A former player in the Utah Girls Tackle Football League said she would welcome the cancellation of football for boys if the bench trial alleging two school districts and the Utah High School Activities Association are violating Title IX does not lead to the addition of girls' football in the state.

Dalainee Robison, a senior at Kearns High and a plaintiff in the lawsuit, gave her opinion Monday when UHSAA lawyer Craig Parry asked if she would want football to be eliminated altogether should she and other plaintiffs lose the case. Robinson’s reason for saying football should be eliminated altogether was because “it isn’t fair,” she said.

Robison, who said she did not play tackle football this year due to a back injury, stopped short of condoning the elimination of all boys' sports should girls' tackle football not be provided as a result of the lawsuit.

Jordan and Granite school districts and the USHAA are being sued in Utah federal court for allegedly violating Title IX — the federal law that prohibits discrimination on the basis of sex — because tackle football for girls is not offered on a statewide level. The girls suing the three parties currently attend schools in those districts. Sam Gordon is a party in the lawsuit, as is Robinson.

An amended complaint filed in June 2018 asks the court for 14 separate actions related to the lawsuit. One of them relates to football and boys' sports and what should happen to them if girls' tackle football isn’t offered. It reads: “Issue a preliminary and permanent injunction suspending Districts' boys football programs until the Districts provide girls football teams.”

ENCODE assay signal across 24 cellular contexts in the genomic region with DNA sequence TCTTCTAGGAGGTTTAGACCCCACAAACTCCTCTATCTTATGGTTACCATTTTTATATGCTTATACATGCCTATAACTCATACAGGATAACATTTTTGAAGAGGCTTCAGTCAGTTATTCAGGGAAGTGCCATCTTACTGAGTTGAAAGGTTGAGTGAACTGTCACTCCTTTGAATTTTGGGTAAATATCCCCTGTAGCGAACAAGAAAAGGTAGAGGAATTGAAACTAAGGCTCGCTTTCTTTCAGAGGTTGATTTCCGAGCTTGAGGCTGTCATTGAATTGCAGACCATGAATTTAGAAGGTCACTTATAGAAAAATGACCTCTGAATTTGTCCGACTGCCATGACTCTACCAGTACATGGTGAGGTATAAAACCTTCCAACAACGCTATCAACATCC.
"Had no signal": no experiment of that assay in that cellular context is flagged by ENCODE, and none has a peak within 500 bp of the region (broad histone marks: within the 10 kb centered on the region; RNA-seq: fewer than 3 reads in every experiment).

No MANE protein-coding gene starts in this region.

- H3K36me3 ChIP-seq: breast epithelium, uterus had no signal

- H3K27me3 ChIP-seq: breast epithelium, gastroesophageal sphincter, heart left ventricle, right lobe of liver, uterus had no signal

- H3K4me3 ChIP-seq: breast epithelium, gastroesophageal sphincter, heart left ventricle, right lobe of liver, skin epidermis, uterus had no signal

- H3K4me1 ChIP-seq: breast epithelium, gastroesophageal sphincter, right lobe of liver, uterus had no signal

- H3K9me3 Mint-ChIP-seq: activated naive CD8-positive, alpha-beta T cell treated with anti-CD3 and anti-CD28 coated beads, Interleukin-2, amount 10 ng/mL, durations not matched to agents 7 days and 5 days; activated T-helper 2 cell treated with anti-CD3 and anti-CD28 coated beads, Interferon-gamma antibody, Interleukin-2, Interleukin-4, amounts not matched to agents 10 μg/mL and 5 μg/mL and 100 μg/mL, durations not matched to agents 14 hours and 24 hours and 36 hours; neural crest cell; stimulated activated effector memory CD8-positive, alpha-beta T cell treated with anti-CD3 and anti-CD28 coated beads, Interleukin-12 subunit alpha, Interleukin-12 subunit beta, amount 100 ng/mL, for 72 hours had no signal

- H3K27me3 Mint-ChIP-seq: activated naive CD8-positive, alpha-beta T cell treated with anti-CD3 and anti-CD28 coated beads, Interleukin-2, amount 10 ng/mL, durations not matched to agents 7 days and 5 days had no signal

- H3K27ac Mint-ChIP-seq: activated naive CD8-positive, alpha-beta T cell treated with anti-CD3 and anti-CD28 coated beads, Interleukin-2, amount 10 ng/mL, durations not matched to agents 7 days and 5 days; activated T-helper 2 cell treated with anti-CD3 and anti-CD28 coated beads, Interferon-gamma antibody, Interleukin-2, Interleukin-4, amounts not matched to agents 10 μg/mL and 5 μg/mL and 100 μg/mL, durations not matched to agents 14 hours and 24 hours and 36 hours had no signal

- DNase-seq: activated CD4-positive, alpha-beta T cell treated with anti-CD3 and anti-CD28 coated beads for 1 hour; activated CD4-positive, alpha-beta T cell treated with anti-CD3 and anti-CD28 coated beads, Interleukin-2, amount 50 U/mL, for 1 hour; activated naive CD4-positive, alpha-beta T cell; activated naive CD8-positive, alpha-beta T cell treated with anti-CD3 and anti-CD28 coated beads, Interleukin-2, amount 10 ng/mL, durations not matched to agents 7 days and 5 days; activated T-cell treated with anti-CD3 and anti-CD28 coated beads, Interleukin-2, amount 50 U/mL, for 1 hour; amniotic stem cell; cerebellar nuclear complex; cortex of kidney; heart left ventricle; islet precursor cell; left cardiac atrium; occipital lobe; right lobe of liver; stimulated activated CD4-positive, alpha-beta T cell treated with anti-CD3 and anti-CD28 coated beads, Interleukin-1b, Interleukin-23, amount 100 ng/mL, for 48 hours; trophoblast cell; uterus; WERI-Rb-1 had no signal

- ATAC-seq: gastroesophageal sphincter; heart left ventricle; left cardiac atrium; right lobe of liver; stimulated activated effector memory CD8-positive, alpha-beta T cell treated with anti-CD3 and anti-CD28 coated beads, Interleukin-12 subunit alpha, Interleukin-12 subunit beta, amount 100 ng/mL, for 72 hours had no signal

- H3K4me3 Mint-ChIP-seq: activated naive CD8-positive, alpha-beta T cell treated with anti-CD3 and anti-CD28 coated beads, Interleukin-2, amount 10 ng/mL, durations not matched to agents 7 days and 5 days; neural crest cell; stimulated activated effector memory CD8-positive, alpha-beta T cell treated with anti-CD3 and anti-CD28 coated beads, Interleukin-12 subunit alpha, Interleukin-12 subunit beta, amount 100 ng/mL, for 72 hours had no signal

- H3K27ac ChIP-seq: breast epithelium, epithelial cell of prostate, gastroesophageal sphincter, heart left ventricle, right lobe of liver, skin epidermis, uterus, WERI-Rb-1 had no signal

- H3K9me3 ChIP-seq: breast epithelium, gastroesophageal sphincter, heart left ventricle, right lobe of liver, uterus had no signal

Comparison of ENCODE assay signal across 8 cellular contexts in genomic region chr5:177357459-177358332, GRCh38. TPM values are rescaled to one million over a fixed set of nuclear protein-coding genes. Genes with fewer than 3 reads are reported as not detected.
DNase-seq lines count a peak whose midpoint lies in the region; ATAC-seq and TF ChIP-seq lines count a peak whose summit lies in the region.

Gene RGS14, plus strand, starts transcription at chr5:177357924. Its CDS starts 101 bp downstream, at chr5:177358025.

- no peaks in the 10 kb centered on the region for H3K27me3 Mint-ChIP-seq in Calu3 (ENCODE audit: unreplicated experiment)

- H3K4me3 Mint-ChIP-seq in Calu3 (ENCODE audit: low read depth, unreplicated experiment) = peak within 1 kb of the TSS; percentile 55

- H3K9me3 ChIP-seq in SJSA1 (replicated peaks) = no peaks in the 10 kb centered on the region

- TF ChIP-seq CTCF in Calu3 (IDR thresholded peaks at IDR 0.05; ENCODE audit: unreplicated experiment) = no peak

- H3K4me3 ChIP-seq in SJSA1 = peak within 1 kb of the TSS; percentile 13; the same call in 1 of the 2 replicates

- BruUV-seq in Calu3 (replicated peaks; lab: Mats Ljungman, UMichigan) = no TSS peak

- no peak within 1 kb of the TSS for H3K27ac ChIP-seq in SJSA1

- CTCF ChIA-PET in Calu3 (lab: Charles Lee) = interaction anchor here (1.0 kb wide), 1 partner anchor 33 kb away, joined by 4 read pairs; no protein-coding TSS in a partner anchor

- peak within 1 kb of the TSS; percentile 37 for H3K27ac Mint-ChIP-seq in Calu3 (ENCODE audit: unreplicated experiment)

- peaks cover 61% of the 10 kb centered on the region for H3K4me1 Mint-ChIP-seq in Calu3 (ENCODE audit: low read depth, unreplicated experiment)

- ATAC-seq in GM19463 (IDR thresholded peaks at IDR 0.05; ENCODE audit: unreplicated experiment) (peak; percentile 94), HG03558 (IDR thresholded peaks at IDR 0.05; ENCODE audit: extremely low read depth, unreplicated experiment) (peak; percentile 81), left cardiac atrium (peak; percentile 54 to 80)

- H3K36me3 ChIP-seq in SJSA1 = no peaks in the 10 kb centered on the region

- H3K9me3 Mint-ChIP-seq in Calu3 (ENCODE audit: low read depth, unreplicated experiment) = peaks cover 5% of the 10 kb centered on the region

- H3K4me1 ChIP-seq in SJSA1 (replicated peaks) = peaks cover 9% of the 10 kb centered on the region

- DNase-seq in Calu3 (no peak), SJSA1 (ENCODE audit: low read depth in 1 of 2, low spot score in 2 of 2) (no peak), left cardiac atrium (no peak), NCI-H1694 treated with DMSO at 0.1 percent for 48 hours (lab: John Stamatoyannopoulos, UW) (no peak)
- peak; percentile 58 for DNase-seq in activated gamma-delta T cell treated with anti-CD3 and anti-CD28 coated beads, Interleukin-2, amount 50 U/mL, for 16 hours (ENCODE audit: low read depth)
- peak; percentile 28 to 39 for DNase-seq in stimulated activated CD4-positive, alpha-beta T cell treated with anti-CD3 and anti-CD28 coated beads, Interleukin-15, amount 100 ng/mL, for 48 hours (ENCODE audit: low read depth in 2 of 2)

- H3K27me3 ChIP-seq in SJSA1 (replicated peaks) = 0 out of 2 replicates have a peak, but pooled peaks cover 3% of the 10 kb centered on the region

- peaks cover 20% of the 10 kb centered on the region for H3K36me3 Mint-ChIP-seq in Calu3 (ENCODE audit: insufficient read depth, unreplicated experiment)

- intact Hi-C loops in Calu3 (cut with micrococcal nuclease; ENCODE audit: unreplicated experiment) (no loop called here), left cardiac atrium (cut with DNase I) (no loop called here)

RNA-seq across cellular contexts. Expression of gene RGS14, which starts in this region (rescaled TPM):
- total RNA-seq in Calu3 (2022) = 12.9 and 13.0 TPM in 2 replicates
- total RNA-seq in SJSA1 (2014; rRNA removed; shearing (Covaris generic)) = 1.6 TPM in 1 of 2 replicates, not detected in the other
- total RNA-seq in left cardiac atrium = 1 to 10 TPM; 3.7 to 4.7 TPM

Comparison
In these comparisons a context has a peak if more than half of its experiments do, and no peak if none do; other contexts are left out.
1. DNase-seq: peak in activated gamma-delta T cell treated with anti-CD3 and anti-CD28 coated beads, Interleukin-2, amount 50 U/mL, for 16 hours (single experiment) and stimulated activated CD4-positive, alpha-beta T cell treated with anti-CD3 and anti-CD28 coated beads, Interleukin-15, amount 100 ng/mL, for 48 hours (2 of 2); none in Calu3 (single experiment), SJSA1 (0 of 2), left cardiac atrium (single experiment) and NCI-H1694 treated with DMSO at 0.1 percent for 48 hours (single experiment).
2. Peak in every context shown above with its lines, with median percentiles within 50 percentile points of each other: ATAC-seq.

The plaintiffs also request that the court suspend all boys' sports “until the Districts provide substantially proportionate athletic participation opportunities to girls.” That request is not related to just football.

Attorneys for the plaintiffs have brought up girls' wrestling and lacrosse as examples of contact sports the UHSAA has sanctioned in recent years. They also have said that due to a Title IX rule, schools must offer teams in contact sports to both boys and girls. Because there is no football for girls only, Title IX isn’t being met, they say.

The Jordan District, for its part, believes it provides substantial opportunities for girls and does not believe it is in violation of Title IX, Brad Sorensen, the administrator of schools at Jordan District, said Wednesday.

Lauren Dixon, a senior at Summit Academy who also played in the girls' tackle league, said Thursday that she would neither want football nor all boys' sports to cease if the lawsuit doesn’t go the plaintiffs' way. BayLee Simmons, who testified Wednesday, wasn’t asked that specific question.

Robison, Dixon and Simmons have all testified that they have had a positive experience playing in the girls' tackle league, but would prefer to have girls' teams at their respective high schools. All of them have also testified that while some coaches have in some way discouraged them from playing football with boys at their schools, no administration official has done so.